Are you a city-bred cove who sees the countryside as something only worth visiting by accident when driving through it? Hard-boiled noir drama distills American fiction and pours it into the labyrinthine city of hard-faced men in fedoras, brusque cops, fogs of corrupt and claustrophobic menace, and smoky femme fatales slapping men and getting slapped.
The film critic Roger Ebert called noir “the most American film genre”. And the backdrop is more often than not the city, a place of dim lighting and shadows. So what of the country? Don’t they have drama in rural parts, brutal stabs of violence, ennui, cynicism, dismay, injustice, guilt, crime and fear? Doesn’t the countryside have style?
In Farm Noir: Rural Photos of Strange Beauty and Mystery, Robert E. Jackson dips into his outstanding archive of snapshots to show those milksop city centric types what they’re missing. Next time you’re in the countryside, look around. You might disover more than you bargained for…
“Dead men are heavier than broken hearts.”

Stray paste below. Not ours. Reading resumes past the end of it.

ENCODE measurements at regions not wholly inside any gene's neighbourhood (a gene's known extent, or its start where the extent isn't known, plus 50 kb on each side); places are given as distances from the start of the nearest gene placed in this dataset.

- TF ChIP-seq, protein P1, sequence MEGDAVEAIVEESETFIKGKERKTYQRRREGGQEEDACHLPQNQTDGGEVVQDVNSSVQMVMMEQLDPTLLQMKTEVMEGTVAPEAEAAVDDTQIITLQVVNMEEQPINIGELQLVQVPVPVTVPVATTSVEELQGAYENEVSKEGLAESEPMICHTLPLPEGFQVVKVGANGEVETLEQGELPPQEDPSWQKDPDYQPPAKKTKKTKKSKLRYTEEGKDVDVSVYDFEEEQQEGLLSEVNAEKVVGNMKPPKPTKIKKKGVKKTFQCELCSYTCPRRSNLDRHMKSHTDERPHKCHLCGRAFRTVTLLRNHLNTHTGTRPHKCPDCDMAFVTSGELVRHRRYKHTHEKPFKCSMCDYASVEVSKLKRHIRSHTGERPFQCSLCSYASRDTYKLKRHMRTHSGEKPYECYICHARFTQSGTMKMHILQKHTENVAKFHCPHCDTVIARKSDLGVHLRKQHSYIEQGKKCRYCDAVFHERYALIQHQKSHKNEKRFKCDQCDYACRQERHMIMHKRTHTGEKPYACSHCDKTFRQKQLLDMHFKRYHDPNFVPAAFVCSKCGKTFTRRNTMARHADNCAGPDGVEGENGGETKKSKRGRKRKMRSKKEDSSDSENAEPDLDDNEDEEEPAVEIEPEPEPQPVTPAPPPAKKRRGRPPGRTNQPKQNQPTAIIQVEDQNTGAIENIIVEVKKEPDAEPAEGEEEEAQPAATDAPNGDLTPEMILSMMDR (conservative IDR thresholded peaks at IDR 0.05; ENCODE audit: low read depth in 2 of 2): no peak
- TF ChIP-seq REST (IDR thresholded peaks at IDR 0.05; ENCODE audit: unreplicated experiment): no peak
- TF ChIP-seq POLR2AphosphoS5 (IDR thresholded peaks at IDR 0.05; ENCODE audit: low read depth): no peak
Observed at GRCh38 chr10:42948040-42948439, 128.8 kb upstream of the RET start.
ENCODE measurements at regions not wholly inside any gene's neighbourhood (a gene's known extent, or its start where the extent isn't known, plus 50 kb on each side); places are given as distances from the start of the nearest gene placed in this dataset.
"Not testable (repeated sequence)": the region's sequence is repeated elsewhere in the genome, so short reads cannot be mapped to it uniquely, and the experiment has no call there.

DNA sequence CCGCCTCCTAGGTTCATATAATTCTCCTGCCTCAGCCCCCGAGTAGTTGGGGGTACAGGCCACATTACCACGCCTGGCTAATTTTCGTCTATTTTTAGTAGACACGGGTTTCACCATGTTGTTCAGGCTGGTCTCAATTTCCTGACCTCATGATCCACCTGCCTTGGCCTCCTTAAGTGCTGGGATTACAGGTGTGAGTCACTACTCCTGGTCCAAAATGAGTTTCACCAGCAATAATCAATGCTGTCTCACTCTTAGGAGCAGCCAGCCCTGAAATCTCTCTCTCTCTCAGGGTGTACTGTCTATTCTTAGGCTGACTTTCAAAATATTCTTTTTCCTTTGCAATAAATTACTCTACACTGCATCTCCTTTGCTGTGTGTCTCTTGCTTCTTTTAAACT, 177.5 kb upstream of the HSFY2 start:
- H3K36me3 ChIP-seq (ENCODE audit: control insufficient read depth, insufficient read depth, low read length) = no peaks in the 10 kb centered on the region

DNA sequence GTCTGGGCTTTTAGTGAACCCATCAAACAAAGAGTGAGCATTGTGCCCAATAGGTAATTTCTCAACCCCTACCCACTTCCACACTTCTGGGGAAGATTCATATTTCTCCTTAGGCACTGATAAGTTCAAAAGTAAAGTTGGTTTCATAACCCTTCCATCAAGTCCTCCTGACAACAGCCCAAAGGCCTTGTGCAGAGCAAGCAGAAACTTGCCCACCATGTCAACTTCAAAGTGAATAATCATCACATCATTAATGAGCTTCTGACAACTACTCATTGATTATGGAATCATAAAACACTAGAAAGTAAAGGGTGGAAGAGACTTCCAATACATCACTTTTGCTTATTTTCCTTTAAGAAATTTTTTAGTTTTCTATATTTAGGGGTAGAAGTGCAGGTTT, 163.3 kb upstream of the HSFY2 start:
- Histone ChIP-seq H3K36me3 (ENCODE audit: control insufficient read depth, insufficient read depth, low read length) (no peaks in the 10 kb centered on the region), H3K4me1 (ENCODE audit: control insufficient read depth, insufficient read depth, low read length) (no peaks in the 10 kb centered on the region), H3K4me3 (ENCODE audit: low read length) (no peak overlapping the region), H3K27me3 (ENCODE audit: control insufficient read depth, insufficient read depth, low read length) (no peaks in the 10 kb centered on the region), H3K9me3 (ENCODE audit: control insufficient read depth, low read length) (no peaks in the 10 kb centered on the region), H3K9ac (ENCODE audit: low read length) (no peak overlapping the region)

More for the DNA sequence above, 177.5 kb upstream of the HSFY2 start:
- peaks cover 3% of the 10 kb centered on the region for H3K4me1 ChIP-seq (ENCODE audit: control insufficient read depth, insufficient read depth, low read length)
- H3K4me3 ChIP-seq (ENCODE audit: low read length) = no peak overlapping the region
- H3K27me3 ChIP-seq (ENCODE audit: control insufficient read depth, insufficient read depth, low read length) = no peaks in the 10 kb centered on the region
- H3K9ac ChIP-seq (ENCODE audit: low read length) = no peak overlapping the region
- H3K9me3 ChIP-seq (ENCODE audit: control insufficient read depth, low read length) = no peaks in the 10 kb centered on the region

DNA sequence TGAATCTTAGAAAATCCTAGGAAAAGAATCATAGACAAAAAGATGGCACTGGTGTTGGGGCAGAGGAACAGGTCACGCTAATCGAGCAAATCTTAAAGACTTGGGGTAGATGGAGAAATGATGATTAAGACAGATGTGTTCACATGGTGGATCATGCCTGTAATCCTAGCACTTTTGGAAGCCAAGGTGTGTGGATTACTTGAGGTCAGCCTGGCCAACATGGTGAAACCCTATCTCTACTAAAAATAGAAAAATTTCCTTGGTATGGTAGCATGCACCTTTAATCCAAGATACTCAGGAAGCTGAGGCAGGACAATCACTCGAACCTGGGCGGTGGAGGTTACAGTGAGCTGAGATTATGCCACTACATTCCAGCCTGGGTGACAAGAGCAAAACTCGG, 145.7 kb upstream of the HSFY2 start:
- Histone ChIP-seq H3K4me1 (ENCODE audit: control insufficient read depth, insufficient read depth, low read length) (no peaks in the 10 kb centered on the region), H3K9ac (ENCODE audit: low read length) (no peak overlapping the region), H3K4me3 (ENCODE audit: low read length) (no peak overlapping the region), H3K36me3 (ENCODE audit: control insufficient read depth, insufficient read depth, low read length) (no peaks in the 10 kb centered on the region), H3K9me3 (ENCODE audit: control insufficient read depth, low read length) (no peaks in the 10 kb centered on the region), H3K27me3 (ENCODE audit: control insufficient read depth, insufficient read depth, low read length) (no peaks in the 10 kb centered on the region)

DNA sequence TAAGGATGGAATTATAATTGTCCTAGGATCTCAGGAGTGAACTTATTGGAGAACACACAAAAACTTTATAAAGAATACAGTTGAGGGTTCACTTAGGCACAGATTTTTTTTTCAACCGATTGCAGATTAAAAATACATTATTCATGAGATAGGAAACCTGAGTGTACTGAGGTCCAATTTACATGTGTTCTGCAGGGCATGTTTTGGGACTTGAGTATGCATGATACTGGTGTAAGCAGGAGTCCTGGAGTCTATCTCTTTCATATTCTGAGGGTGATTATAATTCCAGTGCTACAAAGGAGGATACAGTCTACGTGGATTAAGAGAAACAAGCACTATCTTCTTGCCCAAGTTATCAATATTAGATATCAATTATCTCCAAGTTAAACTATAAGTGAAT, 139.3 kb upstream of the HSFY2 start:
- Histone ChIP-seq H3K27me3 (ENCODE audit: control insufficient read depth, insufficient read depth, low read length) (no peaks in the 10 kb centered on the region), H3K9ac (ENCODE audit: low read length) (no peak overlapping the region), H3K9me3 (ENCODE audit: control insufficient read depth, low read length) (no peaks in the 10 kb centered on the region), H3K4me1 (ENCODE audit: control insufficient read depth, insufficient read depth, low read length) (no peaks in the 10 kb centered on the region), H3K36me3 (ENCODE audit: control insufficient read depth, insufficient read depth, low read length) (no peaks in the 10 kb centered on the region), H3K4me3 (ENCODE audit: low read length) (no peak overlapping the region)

― Raymond Chandler, The Big Sleep
“Call me Dudley. We’re of equal rank. I’m older, but you’re far better looking. I can tell we’re going to be grand partners.”
― James Ellroy, The Big Nowhere
“He saw its hard lines all the way home through the fog – the raking headlamp opening up a wall, the shadows, tightening in around this spoon of light that’s dragged across the metal doors, snapped back to darkness.”
– The Big Combo (1955) dir: Joseph H Lewis
“The face she made at me was probably meant for a smile. Whatever it was, it beat me. I was afraid she’d do it again, so I surrendered”
“It’s heavy, what is it?”
“The stuff that dreams are made of.”
– The Maltese Falcon, (John Huston, 1941)
“Isn’t there something I can talk about that won’t remind you that you wish you were dead?’ I asked.
‘No,’ she said.”
― Horace McCoy, They Shoot Horses, Don’t They?
“It was a cool day and very clear. You could see a long way-but not as far as Velma had gone.”
― Raymond Chandler, Farewell, My Lovely
“I had killed a man, for money and a woman. I didn’t have the money and I didn’t have the woman.”
― James M. Cain, Double Indemnity
“Is there a way to win?”
“There’s a way to lose more slowly.” I used that perfectly weighted line as the subtitle to The Long Take.
– Out of the Past (1947) dir: Jacques Tourneur
Feel emotion every day with our cards and prints.
Follow Robert E. Jackson for more great stuff.
Would you like to support Flashbak?
Please consider making a donation to our site. We don't want to rely on ads to bring you the best of visual culture. You can also support us by signing up to our Mailing List. And you can also follow us on Facebook, Instagram and Twitter. For great art and culture delivered to your door, visit our shop.